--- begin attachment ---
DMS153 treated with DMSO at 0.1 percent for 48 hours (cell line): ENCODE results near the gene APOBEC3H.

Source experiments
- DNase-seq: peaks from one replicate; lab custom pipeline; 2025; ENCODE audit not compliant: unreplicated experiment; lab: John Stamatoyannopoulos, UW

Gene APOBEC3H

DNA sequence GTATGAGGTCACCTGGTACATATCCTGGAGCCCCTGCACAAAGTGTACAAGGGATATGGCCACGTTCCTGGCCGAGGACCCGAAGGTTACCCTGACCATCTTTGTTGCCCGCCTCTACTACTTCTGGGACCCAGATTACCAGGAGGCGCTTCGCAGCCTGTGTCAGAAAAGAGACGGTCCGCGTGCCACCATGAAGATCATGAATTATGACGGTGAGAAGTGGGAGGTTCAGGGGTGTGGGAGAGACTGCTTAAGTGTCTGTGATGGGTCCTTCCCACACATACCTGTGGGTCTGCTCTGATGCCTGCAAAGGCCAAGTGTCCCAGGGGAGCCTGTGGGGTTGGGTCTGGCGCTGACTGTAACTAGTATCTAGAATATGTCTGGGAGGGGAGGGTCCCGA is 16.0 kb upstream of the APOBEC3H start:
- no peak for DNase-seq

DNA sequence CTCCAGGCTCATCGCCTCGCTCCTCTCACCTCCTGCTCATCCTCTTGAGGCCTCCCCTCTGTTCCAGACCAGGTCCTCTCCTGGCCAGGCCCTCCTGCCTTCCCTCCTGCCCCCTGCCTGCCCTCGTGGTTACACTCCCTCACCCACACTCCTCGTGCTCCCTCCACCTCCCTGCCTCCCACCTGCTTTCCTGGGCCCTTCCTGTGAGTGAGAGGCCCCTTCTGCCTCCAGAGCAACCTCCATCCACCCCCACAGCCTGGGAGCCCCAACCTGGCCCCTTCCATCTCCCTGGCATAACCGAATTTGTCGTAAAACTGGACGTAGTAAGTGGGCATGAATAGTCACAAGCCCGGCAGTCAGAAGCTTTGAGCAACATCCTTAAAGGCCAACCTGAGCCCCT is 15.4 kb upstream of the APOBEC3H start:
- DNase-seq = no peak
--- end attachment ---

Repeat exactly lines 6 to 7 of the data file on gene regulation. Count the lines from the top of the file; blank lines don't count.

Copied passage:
- no peak for DNase-seq

DNA sequence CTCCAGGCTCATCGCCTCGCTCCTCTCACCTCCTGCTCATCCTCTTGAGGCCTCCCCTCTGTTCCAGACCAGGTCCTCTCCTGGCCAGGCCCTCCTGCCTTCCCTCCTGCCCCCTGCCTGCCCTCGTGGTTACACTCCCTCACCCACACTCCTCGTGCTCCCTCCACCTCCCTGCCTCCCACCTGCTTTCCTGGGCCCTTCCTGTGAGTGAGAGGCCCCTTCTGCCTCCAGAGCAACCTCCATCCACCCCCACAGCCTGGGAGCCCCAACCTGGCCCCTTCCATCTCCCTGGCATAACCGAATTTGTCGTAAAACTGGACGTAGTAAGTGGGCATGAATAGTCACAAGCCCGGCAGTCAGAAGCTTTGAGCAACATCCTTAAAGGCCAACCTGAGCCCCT is 15.4 kb upstream of the APOBEC3H start: